he dreams of my youth were simple. Someday I wanted to be like I already was but older. I sought a house to share with a beloved family and a job that I was good at. I wanted to be loved and respected and to feel that way about others in my life. In my young adulthood, my dreams veered ambitiously into specifics. Maybe I could be a doctor or better still, a doctor at a prestigious medical school. I could be promoted and even published in esteemed medical journals. It seems strange now, as cancer threatens my life at age 35, just how prescient my earlier dreams were and how seemingly less salient the latter ones have become. As I sit recovering from an intensive inpatient treatment called high-dose interleukin-2, pleading for my enhanced T cells to yield me a cure, it turns out that I am like a child once more. I only want to be like I am but older and surrounded by people I love and respect.
I think that sometime before my diagnosis, my dreams themselves began a kind of metastasis. They became increasingly aimed at bigger, shinier accomplishments, and when I had achieved those goals and notched those victories, the feeling of satisfaction was somehow less with each success. By the time I was being promoted and publishing, the glow from each achievement felt as fleeting as it was intoxicating. My aspirations had become a drug, and I needed more just to stay ahead of the fall. Perhaps many within academia can appreciate this plight.
When my diagnosis of advanced kidney cancer came in 2018, it changed how I viewed what I wanted to get out of this life and what I could give back to it. The prognosis in cases like mine are uncertain, leaving a lucky few to live for decades while some die very quickly. In a panic, I drew up an actual bucket list and started checking items off. I sat in the front row at a Mets game. I wrote a personal essay about my experience that I was invited to read on National Public Radio. I got myself nominated to be a Medical All-Star and was honored on the big screen at Fenway Park with my toddler in my arms. My wife and I drove a rented red Corvette down the New Hampshire coastline just because we could. If my life were a movie, this montage would be fantastic to watch.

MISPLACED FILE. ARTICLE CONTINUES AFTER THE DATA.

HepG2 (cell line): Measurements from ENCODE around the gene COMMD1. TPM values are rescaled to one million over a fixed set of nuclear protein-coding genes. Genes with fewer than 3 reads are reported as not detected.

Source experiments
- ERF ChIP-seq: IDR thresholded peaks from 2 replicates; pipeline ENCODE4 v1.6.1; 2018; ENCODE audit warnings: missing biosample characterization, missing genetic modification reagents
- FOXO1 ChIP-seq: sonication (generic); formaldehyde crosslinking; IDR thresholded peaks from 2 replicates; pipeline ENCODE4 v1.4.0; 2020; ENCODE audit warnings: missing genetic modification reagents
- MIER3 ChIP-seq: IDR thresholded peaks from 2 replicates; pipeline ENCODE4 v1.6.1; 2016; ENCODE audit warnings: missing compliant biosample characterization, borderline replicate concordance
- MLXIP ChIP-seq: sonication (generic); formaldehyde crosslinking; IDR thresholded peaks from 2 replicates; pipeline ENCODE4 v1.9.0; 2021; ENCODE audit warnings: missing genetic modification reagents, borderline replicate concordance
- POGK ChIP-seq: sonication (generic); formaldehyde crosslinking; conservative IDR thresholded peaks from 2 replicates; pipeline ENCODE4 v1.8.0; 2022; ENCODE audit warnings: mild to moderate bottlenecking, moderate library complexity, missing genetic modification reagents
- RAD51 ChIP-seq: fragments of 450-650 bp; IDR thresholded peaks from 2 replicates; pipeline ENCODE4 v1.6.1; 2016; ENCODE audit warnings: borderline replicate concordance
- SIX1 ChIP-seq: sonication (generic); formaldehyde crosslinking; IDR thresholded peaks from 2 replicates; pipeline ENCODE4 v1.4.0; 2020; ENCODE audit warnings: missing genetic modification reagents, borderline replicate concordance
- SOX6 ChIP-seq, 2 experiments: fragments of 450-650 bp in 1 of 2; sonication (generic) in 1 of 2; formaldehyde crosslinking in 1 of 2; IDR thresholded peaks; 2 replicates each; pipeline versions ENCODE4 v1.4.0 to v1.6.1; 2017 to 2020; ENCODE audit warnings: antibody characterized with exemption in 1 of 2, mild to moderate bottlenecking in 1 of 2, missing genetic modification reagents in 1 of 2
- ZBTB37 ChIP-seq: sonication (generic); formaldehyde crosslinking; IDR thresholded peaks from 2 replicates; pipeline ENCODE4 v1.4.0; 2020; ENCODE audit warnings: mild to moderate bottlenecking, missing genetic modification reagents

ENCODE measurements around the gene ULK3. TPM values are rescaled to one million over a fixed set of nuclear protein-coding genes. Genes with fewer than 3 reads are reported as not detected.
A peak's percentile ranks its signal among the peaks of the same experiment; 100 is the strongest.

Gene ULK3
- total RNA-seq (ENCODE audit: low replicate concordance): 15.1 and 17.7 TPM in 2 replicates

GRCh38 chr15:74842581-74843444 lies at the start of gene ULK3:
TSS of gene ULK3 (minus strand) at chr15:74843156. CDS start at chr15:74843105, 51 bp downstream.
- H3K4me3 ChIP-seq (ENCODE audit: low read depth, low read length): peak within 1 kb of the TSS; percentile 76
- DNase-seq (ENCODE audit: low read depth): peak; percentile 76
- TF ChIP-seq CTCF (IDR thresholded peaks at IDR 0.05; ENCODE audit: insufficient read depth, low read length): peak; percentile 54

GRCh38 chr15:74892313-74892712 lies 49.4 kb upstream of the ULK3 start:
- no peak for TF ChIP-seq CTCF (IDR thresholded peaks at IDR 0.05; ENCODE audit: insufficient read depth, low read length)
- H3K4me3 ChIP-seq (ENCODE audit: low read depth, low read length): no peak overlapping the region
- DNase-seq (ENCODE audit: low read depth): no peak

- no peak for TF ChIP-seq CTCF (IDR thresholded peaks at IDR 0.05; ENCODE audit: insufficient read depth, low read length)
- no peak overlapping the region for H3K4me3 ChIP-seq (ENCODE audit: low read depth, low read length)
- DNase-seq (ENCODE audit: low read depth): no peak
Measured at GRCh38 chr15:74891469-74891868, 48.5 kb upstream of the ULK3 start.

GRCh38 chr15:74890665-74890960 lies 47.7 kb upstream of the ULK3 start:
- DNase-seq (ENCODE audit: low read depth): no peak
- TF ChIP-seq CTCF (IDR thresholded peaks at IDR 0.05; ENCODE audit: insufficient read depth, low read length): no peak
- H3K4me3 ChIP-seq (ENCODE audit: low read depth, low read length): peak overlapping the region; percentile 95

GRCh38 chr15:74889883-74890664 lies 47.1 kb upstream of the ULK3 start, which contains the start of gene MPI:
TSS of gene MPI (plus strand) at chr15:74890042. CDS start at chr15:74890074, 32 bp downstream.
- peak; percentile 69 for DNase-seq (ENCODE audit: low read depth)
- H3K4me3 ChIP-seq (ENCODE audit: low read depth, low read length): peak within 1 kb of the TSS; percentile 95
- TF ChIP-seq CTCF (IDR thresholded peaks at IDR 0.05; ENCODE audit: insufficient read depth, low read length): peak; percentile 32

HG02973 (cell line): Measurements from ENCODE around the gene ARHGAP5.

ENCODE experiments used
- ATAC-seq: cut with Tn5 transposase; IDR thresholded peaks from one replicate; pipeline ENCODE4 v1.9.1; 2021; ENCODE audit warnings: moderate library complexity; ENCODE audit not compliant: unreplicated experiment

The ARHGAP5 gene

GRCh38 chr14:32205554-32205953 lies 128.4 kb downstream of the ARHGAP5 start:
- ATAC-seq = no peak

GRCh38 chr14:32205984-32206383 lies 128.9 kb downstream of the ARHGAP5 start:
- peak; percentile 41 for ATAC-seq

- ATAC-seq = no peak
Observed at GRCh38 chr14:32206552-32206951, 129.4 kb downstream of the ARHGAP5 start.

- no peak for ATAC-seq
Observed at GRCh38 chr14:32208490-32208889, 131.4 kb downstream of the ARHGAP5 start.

Navigating down the bucket list also made me realize how empty this approach leaves a person and confirmed what I’ve learned from my practice in psychiatry: the reward is always in the journey, not the outcome. Once one achieves a fanciful dream, all that’s left is the memory and the void where it once existed. Pursuing life in this way leaves a person always wanting something just a little bigger and never fully realizing that the universe grows with us all the time. Its ends can never be reached.
As the high-dose interleukin-2 coursed through my veins last week, my body shook violently and suffered all manner of illness not fit for sharing. I knew it was coming and was well prepared. I had visitors come from within the very hospital where I work. My parents, brother, and wife took turns tending to me. I thought their primary job was to alert the staff if I began to hallucinate, one of the relatively common effects of this treatment. But the hallucinations I experienced were very minor—little transient glitches in vision, and nothing like the dancing monkeys I had been told to expect by previous patients.
Instead, their role was to remind me of what dreams are truly meaningful in this life. Much of the treatment is a blur now, but unlike the temporary highs of my bucket list, I will never stop feeling the weight of my father’s calming hand on my forehead as my body trembled through the worst of it. And I’ll never forget the sound of my son’s voice as he ran through the front hall to hug me upon my return.
The early recovery has gone well, except my sleep remains disrupted. In particular, my experience of actual nighttime dreams is altered. The treatment seems to have left me with a more acute sense of where my mind goes at night and an unnerving ability to remember it. My brain’s nightly travels are not to Harvard, The New York Times, or any other lofty ivory tower. My dreams—the actual content of my brain when I let go—take place almost entirely right here, in our little house with the ones I love most.
We won’t find out if this treatment has been effective for some time, but it has reminded me of something I already knew as a boy. The secret about achieving your dreams is to realize what matters to you as much when you were a child as when you are soaring among the clouds and when you just begin to fall.
Section Editor: Preeti Malani, MD, MSJ, Associate Editor.
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Corresponding Author: Adam Philip Stern, MD, Beth Israel Deaconess Medical Center and Harvard Medical School, 330 Brookline Ave, KS 178, Boston, MA 02215 (firstname.lastname@example.org).